Aspirations and job burnout: A study of New Zealand managers

Roche, Maree and Haar, Jarrod (2011) Aspirations and job burnout: A study of New Zealand managers. In: Community, Work and Family IV International Conference, 19-21 May, 2011, Tampere, Finland.

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Abstract or Summary

Self Determination Theory (SDT) asserts aspirations (life goals) of personal growth, relationship, community and health (intrinsic aspirations) support optimal functioning including in employees and leaders, whereas aspirations for wealth, image and fame (extrinsic aspirations) are detrimental. Furthermore, the pursuit of extrinsic aspirations has been associated with the undermining of leadership capabilities, as well as negatively related employee’s wellbeing, and the wellbeing of wider society. Consequently, leaders can be viewed as being concerned with self interest and the pursuit of extrinsic aspirations, or viewed as acting with concern for others and intrinsic aspirations. While we understand that aspirations are important, little is understood about the influence intrinsic and extrinsic aspirations have towards job burnout. The following study explores seven dimensions of aspirations on a sample of 386 New Zealand leaders towards emotional exhaustion and cynicism. Data was collected in two waves (1=predictors and 2=outcomes) and structural equation modeling was used to test the influence. Two models were tested. In model 1 (direct effects only), findings showed that, in general, extrinsic aspirations were positively related to job burnout and intrinsic aspirations were negatively related. Wealth and image aspirations were significantly and positively related to emotional exhaustion and cynicism, while fame aspirations (an extrinsic aspiration) were found to be significantly and negatively related to both outcomes. Similarly, personal growth and health aspirations were found to be significantly and negatively related to both emotional exhaustion and cynicism, while community aspirations (an intrinsic aspiration) were found to be significantly and positively related to both outcomes. Aspirations towards relationships were not related to either dimension of job burnout. Overall, aspirations accounted for moderate amounts of variance (25% for emotional exhaustion and 22% for cynicism). A mediation model (model 2) was also tested and found to be significantly superior to model 1, with aspirations influencing emotional exhaustion which in turn influenced cynicism. In model 2, wealth and image aspirations were significantly and positively related to emotional exhaustion, while health aspirations were significantly and negatively related. Emotional exhaustion was significantly and positively related to cynicism. Model 2 showed that emotional exhaustion fully mediated the influence of intrinsic and extrinsic aspirations towards cynicism. Furthermore, while model 2 accounted for slightly less variance towards emotional exhaustion (19%), it accounted for significantly greater amounts towards cynicism (59%). Overall, extrinsic aspirations generally acted as expected, with leaders with life goals focused on themselves (e.g. wealth and image) leading to greater emotional exhaustion. Similarly, leaders with life goals focused on intrinsic aspects (e.g. health) had less emotional exhaustion, and ultimately this is important because emotional exhaustion played a large part in influencing cynicism. This study shows the importance that life goals can play towards job burnout and encourages further exploration of SDT dimensions towards similar outcomes.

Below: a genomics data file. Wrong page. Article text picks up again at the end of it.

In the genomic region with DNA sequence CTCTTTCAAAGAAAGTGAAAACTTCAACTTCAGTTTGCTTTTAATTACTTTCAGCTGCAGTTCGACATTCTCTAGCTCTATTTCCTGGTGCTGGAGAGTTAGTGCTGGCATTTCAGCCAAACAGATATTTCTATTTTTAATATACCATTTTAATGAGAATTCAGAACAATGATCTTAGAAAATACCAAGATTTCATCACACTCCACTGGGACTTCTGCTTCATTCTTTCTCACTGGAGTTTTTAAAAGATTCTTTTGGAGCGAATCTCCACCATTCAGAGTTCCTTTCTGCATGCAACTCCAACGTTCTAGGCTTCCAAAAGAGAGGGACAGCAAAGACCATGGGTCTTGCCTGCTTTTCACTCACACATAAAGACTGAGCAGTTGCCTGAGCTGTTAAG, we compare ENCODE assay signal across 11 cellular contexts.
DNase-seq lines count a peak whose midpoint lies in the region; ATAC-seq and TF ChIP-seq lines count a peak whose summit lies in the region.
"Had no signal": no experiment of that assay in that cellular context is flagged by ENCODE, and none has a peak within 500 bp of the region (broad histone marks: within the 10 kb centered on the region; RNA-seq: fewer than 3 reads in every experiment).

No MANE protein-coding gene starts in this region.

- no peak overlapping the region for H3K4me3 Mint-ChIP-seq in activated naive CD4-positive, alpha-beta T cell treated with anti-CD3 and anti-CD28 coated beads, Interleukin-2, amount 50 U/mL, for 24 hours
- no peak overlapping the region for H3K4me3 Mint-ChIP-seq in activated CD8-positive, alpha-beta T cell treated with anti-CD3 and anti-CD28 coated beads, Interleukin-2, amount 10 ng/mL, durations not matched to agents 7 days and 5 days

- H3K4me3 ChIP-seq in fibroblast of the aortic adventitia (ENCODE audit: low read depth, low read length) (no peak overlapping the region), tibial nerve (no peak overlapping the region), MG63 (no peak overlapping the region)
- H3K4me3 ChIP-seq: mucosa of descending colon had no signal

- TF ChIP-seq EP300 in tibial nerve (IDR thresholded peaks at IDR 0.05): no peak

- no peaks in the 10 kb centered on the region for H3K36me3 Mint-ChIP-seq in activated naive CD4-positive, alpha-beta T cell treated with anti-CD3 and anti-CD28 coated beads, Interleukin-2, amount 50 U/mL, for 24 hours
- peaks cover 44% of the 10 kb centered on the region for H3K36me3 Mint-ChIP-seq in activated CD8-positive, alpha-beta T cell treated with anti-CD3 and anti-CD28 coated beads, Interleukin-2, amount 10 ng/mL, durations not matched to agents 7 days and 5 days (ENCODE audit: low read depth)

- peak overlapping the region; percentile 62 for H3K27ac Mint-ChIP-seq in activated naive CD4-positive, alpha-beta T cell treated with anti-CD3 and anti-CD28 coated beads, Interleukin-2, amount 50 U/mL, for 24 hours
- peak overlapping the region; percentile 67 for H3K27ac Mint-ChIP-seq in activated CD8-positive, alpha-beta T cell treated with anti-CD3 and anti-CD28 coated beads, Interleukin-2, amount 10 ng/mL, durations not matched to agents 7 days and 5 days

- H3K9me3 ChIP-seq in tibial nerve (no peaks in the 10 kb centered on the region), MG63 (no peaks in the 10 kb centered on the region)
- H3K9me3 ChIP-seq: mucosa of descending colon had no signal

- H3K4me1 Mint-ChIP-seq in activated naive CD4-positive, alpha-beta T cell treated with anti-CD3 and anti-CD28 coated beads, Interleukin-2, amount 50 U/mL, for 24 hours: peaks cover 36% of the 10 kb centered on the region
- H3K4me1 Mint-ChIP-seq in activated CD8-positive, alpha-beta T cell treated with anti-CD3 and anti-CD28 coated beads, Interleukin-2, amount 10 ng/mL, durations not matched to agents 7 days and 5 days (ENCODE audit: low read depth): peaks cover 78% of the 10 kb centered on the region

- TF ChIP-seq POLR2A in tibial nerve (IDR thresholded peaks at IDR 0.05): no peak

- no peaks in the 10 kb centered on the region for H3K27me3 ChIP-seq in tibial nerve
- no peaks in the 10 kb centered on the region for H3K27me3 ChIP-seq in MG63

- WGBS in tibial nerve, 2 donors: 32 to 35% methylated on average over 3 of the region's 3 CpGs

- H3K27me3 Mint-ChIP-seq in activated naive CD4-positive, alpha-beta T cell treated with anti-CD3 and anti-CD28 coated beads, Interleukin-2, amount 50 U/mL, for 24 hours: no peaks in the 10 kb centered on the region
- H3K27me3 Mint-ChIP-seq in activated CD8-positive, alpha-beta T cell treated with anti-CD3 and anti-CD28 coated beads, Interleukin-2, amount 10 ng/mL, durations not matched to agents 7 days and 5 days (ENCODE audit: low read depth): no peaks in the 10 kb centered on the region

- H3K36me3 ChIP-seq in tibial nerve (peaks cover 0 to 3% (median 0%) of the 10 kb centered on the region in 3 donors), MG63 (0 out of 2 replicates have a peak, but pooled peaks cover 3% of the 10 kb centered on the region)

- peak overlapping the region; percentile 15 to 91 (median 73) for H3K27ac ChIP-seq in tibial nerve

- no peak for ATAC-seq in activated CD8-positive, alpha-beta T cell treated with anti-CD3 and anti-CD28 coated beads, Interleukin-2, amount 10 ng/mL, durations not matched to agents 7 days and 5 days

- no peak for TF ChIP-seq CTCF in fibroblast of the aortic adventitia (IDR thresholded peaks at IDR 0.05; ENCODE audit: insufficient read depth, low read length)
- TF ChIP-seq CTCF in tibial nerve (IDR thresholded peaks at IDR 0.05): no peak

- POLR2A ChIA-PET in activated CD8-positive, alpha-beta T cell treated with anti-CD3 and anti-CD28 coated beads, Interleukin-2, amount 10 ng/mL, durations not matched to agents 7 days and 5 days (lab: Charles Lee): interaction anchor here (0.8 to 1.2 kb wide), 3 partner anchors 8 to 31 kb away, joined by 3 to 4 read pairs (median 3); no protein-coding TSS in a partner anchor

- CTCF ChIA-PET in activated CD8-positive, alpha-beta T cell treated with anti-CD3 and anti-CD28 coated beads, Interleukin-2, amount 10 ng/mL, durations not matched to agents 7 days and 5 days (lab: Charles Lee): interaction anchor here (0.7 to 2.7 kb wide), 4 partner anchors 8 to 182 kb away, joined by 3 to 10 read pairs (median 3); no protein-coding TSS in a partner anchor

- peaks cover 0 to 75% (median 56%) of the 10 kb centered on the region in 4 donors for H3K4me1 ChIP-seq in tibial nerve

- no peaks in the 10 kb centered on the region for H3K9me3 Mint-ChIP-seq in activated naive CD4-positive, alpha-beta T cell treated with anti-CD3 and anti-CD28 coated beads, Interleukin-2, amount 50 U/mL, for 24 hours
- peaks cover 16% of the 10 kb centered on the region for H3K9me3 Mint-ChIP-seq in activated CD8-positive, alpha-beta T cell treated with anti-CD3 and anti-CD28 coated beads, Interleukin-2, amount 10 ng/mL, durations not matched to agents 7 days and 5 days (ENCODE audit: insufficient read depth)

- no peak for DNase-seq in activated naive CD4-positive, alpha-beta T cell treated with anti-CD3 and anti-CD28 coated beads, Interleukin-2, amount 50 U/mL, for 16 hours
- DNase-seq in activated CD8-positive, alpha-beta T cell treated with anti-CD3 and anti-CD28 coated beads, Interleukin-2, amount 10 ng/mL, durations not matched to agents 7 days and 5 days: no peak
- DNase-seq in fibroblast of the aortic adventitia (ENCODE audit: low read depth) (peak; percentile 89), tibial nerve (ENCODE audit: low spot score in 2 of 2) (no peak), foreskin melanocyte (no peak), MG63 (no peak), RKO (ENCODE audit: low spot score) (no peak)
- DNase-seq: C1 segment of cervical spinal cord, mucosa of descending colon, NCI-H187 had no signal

Item Type:Conference or Workshop Item (Paper)
Keywords that describe the item:aspirations, job burnout, SEM, mediation.
Subjects:H Social Sciences > H Social Sciences (General)
Divisions:Schools > School of Business and Adminstration
ID Code:1083
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Deposited On:25 Aug 2011 23:41
Last Modified:29 Aug 2011 05:44

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